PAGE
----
We had to have portions of the yard re-fenced because, for some reason, it went straight down the one side to a certain point, then came in a bit and went back out to the back of the property, instead of just making one big rectangle along the property line. And the back property line was wavy and went back at an angle, so we had room to put a swingset in the back left corner. Anyway, the kids were male, female and male, from oldest to youngest and the elder male had some developmental problems. I figured out, and was told by a teacher at the same time, that he liked crafts, especially working with beads. So, I went right out to a Michael’s or something and bought a bunch of craft kits utilizing beads. Somehow, this helped to break through his developmental barrier and transformed him into a normal child. The middle child, a girl, was the most helpful of all of them, though, and we grew to have a good bond.

Two nights ago, I dreamed that I met Ash in person. Which is highly unlikely due to her new location. But anyway, we met at a football game at my high school and I had brought some stitching to work on and some to show her. Anyway, when she showed up, I was absolutely ecstatic to see her and kept giving her hugs. In the meantime, I had left one of my stitching pieces further down on the bleachers where I had been sitting. When I went back to get it, someone had been working on it and made great progress. I showed it to Ash and some other miscellaneous people who were in the scene and we were all making a big deal about it. Of course, I didn’t go try to find the person who did it… Then, it was time to go and Ash needed to borrow some money. I asked my parents to help and they refused. So, Terry and I took her to her hotel and I used the ATM there to give her the money she needed.

Then, last night I dreamed that I was back at the University of Delaware. The landscape had changed drastically, with the whole university much bigger than it was when I was there and lots of additional dorms. I wandered from my dorm to another dorm to hang out with some classmates and then couldn’t find my way back, so I asked an older gentleman to help me. He was more than happy to help, but then when we were almost to my dorm, he put his hand down my pants. Hello! Anyway, it was interesting because all of the classes that I had signed up for that semester were art classes. One was abstract art using quilling paper, where I met this Asian guy whose dorm it was that I went to to hang out. I remember not being able to remember my class schedule, too.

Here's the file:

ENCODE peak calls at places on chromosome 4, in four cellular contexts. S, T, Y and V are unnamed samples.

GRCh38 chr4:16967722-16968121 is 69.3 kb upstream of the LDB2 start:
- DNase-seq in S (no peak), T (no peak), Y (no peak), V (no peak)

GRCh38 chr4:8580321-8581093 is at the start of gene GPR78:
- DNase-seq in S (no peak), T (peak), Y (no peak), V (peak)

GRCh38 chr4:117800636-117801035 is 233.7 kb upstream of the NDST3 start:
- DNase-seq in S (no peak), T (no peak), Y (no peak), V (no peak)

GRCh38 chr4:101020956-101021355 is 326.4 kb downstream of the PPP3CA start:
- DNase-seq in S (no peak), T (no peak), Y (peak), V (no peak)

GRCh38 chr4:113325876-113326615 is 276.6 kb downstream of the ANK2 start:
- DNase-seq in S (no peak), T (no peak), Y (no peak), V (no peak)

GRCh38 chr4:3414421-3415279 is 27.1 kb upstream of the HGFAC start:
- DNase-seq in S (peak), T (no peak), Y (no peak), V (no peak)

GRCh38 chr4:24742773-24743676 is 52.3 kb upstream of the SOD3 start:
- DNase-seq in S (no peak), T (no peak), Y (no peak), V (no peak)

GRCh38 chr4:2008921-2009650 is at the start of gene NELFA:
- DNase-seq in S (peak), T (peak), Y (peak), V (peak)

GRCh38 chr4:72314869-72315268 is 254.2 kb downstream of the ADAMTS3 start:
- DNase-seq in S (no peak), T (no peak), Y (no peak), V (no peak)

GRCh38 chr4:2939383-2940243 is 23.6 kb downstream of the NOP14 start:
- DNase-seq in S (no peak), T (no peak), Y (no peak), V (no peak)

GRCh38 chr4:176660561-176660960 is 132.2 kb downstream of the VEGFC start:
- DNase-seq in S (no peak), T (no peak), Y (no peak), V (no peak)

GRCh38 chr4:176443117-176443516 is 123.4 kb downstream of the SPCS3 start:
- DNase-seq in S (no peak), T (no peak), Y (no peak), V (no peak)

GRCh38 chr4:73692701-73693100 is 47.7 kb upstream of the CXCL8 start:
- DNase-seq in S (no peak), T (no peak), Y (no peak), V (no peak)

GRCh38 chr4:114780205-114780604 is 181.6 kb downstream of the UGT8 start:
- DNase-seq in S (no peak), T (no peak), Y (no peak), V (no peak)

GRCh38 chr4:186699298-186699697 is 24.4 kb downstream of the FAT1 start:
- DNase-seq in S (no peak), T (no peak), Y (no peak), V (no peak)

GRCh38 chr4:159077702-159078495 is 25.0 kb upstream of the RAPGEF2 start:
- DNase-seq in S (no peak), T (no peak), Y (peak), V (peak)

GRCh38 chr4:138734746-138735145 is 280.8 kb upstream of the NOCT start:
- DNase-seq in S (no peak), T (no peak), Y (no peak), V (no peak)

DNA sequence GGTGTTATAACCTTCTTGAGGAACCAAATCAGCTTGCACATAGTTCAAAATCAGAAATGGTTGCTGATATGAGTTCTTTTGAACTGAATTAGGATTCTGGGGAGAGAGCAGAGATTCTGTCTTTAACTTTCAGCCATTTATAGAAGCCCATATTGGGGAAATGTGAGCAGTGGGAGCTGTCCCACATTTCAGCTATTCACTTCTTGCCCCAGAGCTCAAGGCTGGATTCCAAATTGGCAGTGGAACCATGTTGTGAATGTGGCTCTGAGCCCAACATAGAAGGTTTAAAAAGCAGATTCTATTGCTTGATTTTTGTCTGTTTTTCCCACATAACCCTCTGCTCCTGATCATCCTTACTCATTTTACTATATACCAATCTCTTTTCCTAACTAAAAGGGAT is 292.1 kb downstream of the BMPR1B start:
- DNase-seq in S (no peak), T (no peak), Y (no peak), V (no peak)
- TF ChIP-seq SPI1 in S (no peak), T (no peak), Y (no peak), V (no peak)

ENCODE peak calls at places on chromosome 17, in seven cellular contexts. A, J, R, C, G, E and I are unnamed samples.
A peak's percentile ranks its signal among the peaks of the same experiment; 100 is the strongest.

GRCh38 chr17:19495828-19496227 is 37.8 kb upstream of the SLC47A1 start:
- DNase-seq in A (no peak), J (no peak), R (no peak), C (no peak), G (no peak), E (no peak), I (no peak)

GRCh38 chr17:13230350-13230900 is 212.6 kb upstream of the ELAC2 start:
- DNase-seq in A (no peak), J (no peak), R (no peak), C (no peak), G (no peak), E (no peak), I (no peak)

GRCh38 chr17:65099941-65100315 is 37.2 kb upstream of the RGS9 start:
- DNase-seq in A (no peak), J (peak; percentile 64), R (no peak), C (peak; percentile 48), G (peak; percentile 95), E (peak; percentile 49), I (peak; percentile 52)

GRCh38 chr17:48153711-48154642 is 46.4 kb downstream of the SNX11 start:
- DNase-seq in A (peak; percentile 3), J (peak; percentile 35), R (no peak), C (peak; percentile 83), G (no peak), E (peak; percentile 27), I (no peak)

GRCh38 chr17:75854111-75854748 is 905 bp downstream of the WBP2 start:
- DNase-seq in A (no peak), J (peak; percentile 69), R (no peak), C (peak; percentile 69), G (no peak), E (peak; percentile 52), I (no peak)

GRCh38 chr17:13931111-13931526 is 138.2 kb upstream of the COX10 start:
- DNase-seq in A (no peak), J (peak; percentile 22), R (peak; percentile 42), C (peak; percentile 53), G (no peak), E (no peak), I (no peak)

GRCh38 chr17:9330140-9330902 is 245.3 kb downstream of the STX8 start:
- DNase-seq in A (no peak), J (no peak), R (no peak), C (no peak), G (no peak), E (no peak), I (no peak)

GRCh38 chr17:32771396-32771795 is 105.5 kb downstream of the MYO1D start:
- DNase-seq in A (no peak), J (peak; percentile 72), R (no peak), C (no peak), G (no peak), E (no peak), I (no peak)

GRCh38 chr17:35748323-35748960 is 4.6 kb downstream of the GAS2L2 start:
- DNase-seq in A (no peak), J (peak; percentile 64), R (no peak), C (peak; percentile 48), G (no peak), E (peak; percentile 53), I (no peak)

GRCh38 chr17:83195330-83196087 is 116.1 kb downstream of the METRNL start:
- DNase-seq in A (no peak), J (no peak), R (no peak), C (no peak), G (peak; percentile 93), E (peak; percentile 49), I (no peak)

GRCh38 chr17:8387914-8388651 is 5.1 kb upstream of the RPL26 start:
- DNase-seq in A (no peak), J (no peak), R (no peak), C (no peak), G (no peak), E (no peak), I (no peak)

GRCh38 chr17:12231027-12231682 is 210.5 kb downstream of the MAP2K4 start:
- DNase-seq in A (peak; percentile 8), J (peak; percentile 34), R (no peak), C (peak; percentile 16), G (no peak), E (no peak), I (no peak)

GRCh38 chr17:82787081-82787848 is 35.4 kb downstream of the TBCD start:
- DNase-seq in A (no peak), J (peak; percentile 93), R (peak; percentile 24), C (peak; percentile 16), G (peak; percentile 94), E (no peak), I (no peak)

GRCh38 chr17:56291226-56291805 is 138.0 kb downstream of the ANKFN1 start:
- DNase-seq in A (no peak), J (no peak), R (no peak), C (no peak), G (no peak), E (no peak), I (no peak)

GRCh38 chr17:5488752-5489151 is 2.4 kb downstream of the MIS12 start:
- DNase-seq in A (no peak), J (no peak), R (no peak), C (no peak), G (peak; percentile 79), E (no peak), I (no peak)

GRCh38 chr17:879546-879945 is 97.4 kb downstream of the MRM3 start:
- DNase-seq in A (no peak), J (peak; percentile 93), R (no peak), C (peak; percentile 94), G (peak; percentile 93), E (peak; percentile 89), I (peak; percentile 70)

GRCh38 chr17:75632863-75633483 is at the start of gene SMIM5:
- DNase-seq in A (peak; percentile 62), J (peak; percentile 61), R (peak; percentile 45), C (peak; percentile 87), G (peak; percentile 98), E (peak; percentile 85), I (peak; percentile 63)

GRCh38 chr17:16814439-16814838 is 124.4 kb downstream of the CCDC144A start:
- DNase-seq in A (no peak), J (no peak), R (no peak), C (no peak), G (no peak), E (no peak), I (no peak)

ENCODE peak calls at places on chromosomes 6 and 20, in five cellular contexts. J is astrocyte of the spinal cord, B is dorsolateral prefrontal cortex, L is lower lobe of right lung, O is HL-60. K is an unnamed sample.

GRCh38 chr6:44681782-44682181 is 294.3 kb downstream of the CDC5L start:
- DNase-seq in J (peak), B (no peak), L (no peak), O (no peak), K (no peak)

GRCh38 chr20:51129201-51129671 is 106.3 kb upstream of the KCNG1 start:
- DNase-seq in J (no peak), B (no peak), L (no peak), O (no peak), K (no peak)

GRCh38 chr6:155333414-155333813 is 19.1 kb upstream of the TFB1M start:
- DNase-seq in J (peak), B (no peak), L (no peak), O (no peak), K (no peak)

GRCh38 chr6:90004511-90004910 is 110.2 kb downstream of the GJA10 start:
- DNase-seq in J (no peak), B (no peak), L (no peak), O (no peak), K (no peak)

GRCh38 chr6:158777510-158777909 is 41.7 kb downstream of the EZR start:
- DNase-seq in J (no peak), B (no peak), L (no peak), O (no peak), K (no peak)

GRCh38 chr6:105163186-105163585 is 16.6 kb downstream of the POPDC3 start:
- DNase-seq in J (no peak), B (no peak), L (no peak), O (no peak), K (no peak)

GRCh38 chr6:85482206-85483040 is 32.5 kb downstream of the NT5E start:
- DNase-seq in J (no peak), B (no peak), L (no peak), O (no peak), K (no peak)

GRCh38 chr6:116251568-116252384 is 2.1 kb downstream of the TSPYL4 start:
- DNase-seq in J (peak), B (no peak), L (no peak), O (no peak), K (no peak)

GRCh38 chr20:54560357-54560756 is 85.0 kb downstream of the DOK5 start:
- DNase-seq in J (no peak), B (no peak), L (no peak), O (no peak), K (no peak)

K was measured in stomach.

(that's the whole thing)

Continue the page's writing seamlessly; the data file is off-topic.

So there you have it. More of the twisted workings of my mind. And more of the reason that I’ve been feeling tired in the mornings, I suspect. Weirdness.

More Lyrics for Thought

  • Posted on April 15, 2008 at 11:20 am

This is a short and sweet little ditty that packs quite a wallop. Can you tell I’ve been listening to a lot of Hilary Duff lately? 😉

Inner Strength by Hilary Duff

Gotta find your inner strength
If you can’t, then just throw life away
Gotta learn to rely on you
Beauty, strength and wisdom too

You’re beautiful inside and out
Lead a great life without a doubt

Listen girl, gotta know it’s true
In the end all you’ve got is you

Song Lyrics – Food for Thought

  • Posted on April 14, 2008 at 4:53 pm

I left out a stanza or two, but these are the parts that hit me the most. Mostly the chorus, though the last two lines (and the title of the song) are less relevant to me than the rest. Even when my mood is bleak like it has been and still is, I remain optimistic that this too shall pass. After all, each and every day is a brand new start.

Someone’s Watching Over Me by Hilary Duff

I found myself today
Oh I found myself and ran away
But something pulled me back
A voice of reason I forgot I had

So I won’t give up
No I won’t break down
Sooner than it seems life turns around

And I will be strong
Even if it all goes wrong
When I’m standing in the dark I’ll still believe
Someone’s watching over me

It doesn’t matter what people say
And it doesn’t matter how long it takes
Believe in yourself and you’re fine

And it only matters how true you are
Be true to yourself and follow your heart

So I won’t give up
No I won’t break down
Sooner than it seems life turns around

And I will be strong
Even if it all goes wrong
When I’m standing in the dark I’ll still believe

Someone’s watching over me


  • Posted on April 10, 2008 at 12:37 pm

Sorry I haven’t posted much this week, but I really don’t have much to say. 🙂

Today’s post is for Dr. Steve, who asked that I write down my dreams whenever I remember them. I’ve been having these long dreams that flow together and pretty much run all night. It’s like a movie, but I’m tired afterwards. Not sure how much actual sleep I’m getting if I’m dreaming that much. Anyway, here’s last night’s saga:

I walked into my college dorm room after having been away for years. My roommate was Sandra, my roommate from my sophomore year and I knew that she would be hurt that I was gone so long without talking to her. The room was painted in a deep shade of purple and I had trouble turning on a light at first. Sandra had left all of my things in the room, as they were when I left.